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Kalki Koechlin in a still from Margarita with a Straw.
Kalki Koechlin in a still from Margarita with a Straw.

Minority Report | The oscillating moral compass

To be counted as good and altruistic, we need moral opportunity

Frankly, I loved American writer David Brooks’s highly shared piece in The New York Times recently, titled the Moral Bucket List. Dwelling on moral goodness and the incandescence it imparts to its owners as opposed to the swagger of selfish ambition, the article used thoughtful terms like “resume virtues" versus “eulogy virtues". People with morally correct choices and altruism are superior, argues Brooks. He makes a very good case, of course, but most readers would easily agree to this construct anyway. Who can hit out at selflessness—with or without an articulate apologist? The best way to respond to writing that empowers you is to make shifts in one’s own reflections, I felt. To ask oneself if reflexive goodness is an easily employable choice and, if so, give it a “good" chance. At least, that is less hypocritical than believing that raving about articles on goodness is goodness itself.

Soon after I had latched on to this “clip of the week"—as I call my idea stumbles—I went to watch Margarita with a Straw, the new, bold film directed by Shonali Bose. Hindi cinema actor Kalki Koechlin plays the role of a young college girl from a middle-class Delhi family; she suffers from cerebral palsy. The unusual film meanders through prickly issues. Bisexuality, disability, betrayal, disease, death and a humdrum acceptance of the flying discs or damaging discs that come out of nowhere in life and slash away more than a bit of flesh from the outer ear. What I loved most in the film was the sweet protagonist Laila’s lack of a clear moral compass. She manipulates, errs, loves, lusts, lies, betrays and not because she is immoral but because that’s how she is “normal". Many of us live our lives barely trying to make sense of the present context, the upheavals caused by the mix-ups of ambition, dignity, frustration and existentialist confusion.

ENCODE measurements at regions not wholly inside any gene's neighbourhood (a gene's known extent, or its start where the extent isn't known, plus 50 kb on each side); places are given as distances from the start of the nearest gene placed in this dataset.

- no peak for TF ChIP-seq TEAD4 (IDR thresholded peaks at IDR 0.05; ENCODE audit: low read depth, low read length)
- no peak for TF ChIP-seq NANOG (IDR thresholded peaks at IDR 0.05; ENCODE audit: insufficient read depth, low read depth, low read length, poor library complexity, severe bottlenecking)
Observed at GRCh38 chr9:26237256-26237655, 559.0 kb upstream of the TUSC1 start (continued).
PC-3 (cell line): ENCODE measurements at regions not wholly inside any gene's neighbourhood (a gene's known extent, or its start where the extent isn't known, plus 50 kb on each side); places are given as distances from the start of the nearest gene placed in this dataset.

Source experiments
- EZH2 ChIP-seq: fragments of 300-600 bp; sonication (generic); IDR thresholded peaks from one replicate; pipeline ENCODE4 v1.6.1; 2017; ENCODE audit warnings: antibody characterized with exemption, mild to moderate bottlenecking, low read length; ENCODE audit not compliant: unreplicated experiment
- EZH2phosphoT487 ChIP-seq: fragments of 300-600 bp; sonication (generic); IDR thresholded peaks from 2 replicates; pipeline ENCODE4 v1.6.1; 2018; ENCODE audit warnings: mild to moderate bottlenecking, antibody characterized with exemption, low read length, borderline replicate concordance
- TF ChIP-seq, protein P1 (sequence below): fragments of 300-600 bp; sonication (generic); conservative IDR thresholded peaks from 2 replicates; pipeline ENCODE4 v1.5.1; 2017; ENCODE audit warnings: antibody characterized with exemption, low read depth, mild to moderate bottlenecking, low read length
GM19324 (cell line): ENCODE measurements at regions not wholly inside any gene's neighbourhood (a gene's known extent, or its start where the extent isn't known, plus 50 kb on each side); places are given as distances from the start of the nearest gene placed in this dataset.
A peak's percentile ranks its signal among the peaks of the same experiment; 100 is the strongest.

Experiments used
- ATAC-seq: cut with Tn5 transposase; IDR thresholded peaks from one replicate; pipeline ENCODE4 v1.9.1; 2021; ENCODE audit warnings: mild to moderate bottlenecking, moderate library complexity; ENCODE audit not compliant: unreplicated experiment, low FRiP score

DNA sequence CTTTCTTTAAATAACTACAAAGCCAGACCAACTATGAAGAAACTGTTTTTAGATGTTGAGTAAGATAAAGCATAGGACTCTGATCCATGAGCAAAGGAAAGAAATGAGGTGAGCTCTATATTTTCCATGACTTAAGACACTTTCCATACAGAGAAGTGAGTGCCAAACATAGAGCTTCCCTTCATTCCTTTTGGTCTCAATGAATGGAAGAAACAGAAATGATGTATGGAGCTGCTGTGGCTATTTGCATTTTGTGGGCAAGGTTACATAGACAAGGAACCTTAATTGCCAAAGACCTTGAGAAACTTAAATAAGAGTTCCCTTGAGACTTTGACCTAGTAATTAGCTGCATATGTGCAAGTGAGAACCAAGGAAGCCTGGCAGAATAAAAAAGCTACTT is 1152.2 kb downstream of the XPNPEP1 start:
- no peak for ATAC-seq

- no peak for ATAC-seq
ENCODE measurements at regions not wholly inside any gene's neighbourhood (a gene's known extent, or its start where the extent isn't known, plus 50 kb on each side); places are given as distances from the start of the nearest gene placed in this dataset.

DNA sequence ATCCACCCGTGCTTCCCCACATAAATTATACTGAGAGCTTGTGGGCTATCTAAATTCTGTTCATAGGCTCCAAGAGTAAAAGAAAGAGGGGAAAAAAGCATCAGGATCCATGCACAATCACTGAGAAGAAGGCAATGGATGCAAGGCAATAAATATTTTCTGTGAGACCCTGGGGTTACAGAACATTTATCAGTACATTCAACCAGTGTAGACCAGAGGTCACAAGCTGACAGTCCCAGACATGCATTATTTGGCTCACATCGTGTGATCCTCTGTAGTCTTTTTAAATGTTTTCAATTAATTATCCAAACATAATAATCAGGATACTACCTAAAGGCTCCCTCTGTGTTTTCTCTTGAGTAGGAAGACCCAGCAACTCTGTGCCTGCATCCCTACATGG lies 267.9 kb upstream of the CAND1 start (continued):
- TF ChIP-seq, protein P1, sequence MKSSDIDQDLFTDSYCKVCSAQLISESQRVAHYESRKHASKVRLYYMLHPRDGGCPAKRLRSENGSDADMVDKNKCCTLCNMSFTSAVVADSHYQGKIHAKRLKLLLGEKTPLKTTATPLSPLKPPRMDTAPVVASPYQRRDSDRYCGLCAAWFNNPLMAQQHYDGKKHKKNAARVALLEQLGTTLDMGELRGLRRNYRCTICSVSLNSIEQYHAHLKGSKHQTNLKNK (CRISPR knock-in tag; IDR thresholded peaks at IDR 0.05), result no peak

Why do we assume that the disabled are “morally" better than us, I chided myself for the certain noblesse I accord to the physically challenged, the disempowered or those who live a life of some kind of denial.

Brooks’ argument on humane goodness versus Bose’s film, which skirts in and out of an imperfect morality, made a soup of my “idea stumble" of the week. Margarita with a Straw makes no big deal about the protagonist’s apparent lack of righteousness but retains with great emphasis an extraordinary “incandescence" around some characters in the film. Laila’s parents particularly—the mum, played by Revathi, and the father, played by Kuljeet Singh—are two vitally good people.

I decided to re-read Brooks to make newer sense of his piece because the film had chipped away some of my earnestness about building a moral resume. Am I making sense, dear reader? Here was I, one minute floating on the imaginary magic carpet of embracing selflessness and the next moment feeling like a frequent flier of life, while watching a girl give expression to a set of not-so-moral choices. I was actually pleased to see Laila with the cerebral palsy behave imperfectly. It was a relieving experience, one that also allowed me to get rid of the holier-than-thou halo that I visualize around every disabled person.

But while looking for the article again, I found, in NYT’s Sunday Review section a published discussion around Brook’s column—based on responses from readers. In one of the readers’ letters was a hook that helped me bring a pause to my squirreling around the moral-amoral merry-go-round. “One way to understand why people become more moral is to explore ‘moral opportunity’" wrote this reader, emphasizing “egalitarian economic structures, values taught at home and community, personality variables and societal structures" that shape our moral choices.

In the film, Laila has extraordinarily moral role models for parents, but life has dealt her a severe blow by making her “special" or challenged. She must stumble and fall and get up to see which way her compass points. Many of us are raised as good, selfless, caring people who must set altruistic goals for themselves. But social realities and cynicisms of daily life mix in dozens of benumbing realizations. We become embattled, the moral compass starts to oscillate crazily before it attracts a clearer direction.

Goodness is a good argument; but its insufficiency can’t be called bad. If I were writing this column for parents, I would rap myself for sermonizing but still ask: do we think about offering a sturdy “moral opportunity" to our children when we raise them? One which armours them against the inequality in the experience of goodness they will face in life? Thank you anyway, Mr Brooks, for the core idea. We must sooner than later write our personalized Moral Bucket List(s).

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